Skip to main content

The effect of fear of missing out on mental health: differences in different solitude behaviors



Depression, anxiety, and stress are the main issues that affect the mental health of individuals. Solitude behavior, fear of missing out, and mental health are all closely related.


This study was intended to investigate the relationship between solitude behavior, fear of missing out, and mental health.


Short Form of Solitude Behavior Scale, Fear of Missing Out scale, and Depression Anxiety Stress Scale-21 were employed in this study to investigate 616 college students. The collected data were analyzed using SPSS 26.0 for basic data organization, and Mplus 8.3 was used to complete the analysis of the mediation model.


(1) Positive solitude was positively associated with eccentricity and negatively related to loneliness; social avoidance positively correlated with eccentricity and loneliness. (2) Social avoidance and loneliness affected mental health through the mediating effect of fear of missing out, whereas positive solitude and eccentricity did not affect mental health through fear of missing out. Moreover, the results still held in the model with depression, anxiety, and stress as dependent variables.


The roles of different solitude behavior in the relationship between fear of missing out and mental health differed. Social avoidance and loneliness as not self-determined solitude could activate the fear of missing out, which could affect mental health.

Peer Review reports


Anxiety, depression, stress, and other mental health issues have gradually become more prominent due to society’s accelerated pace and fiercer competition in various fields. A survey showed that 14.97% of Chinese adults suffered the high-risk psychological disorders [1]. In recent years, mental health issues have caught much attention and become a long focus in psychological research. Poor mental health can cause a series of effects, such as physical health problems, interpersonal problems, cognitive states, and even extreme behaviors such as suicide [2,3,4,5]. Therefore, researchers have concentrated on figuring out the psychological mechanisms underlying mental health issues including depression, anxiety, and stress, as well as their causes. This has helped to advance the creation of effective therapeutic strategies.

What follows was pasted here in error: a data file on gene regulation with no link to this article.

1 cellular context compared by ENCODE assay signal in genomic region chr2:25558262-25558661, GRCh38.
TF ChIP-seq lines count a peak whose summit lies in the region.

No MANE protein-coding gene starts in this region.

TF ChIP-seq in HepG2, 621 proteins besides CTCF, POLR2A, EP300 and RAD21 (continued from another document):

A robust impact on mental health by fear of missing out (FoMO) was verified by many researchers recently [6, 7]. FoMO is a diffuse anxiety that occurs when individuals fear missing out on the positive experiences of others [8, 9]. Numerous research has discovered a connection between mental health and FoMO. For example, FoMO was positively correlated with depression and anxiety [6, 10] and significantly predicted stress [11]. Individuals with high levels of FoMO were more likely to suffer from alcohol abuse [12] and sleep disorders [13]. FoMO also decreased well-being [14] and life satisfaction [9]. Overall, existing research consistently shows that FoMO has a negative impact on mental health.

With the deepening of FoMO research, solitude behavior as a strong predictor of FoMO was discussed [15]. Chen et al. proposed that solitude behavior refers to a state in which individuals have no information and emotional communication with others when they are conscious [16]. Dhir et al. argued that individuals with FoMO always expect to be aware of the activities of others on a continuous basis [17]. It can be assumed that individuals in solitude are more likely to have a high FoMO. This has been confirmed by previous research, with Lai et al. finding that individuals with higher levels of loneliness had more severe FoMO on important information [18]. Bernard and Barry & Wong both found a significant relationship between loneliness and FoMO [13, 19]. Cheng also pointed out that loneliness had a direct positive predictive effect on the FoMO in an adolescent study [20]. Thus, this means that solitude behavior may activate the FoMO. Combined with the fact that FoMO negatively affects mental health, it was logical to assume that there may be a mediating mechanism from solitude behavior to FoMO and then to mental health.